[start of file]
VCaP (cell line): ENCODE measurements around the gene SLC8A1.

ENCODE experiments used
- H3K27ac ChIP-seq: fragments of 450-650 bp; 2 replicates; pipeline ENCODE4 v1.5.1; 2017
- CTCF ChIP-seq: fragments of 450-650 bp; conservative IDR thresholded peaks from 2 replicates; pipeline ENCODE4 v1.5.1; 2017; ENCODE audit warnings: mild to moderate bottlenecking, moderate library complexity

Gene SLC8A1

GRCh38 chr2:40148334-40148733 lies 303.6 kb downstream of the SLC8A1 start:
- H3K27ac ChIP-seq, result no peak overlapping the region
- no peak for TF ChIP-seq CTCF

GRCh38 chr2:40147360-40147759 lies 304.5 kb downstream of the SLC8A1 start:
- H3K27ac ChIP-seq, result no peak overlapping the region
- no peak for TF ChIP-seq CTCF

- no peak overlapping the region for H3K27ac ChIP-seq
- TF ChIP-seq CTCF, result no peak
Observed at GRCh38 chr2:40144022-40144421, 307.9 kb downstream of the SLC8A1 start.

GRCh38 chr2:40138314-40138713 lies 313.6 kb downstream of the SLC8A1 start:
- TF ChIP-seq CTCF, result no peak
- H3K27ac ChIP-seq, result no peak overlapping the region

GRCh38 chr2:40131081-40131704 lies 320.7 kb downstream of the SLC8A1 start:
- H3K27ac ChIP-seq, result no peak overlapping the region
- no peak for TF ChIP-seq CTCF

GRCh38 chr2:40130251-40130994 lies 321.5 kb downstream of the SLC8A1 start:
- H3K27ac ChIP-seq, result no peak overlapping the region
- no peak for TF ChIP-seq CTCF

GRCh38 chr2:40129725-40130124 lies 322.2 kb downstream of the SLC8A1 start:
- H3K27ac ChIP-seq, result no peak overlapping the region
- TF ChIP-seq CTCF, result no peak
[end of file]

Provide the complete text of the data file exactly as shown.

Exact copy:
VCaP (cell line): ENCODE measurements around the gene SLC8A1.

ENCODE experiments used
- H3K27ac ChIP-seq: fragments of 450-650 bp; 2 replicates; pipeline ENCODE4 v1.5.1; 2017
- CTCF ChIP-seq: fragments of 450-650 bp; conservative IDR thresholded peaks from 2 replicates; pipeline ENCODE4 v1.5.1; 2017; ENCODE audit warnings: mild to moderate bottlenecking, moderate library complexity

Gene SLC8A1

GRCh38 chr2:40148334-40148733 lies 303.6 kb downstream of the SLC8A1 start:
- H3K27ac ChIP-seq, result no peak overlapping the region
- no peak for TF ChIP-seq CTCF

GRCh38 chr2:40147360-40147759 lies 304.5 kb downstream of the SLC8A1 start:
- H3K27ac ChIP-seq, result no peak overlapping the region
- no peak for TF ChIP-seq CTCF

- no peak overlapping the region for H3K27ac ChIP-seq
- TF ChIP-seq CTCF, result no peak
Observed at GRCh38 chr2:40144022-40144421, 307.9 kb downstream of the SLC8A1 start.

GRCh38 chr2:40138314-40138713 lies 313.6 kb downstream of the SLC8A1 start:
- TF ChIP-seq CTCF, result no peak
- H3K27ac ChIP-seq, result no peak overlapping the region

GRCh38 chr2:40131081-40131704 lies 320.7 kb downstream of the SLC8A1 start:
- H3K27ac ChIP-seq, result no peak overlapping the region
- no peak for TF ChIP-seq CTCF

GRCh38 chr2:40130251-40130994 lies 321.5 kb downstream of the SLC8A1 start:
- H3K27ac ChIP-seq, result no peak overlapping the region
- no peak for TF ChIP-seq CTCF

GRCh38 chr2:40129725-40130124 lies 322.2 kb downstream of the SLC8A1 start:
- H3K27ac ChIP-seq, result no peak overlapping the region
- TF ChIP-seq CTCF, result no peak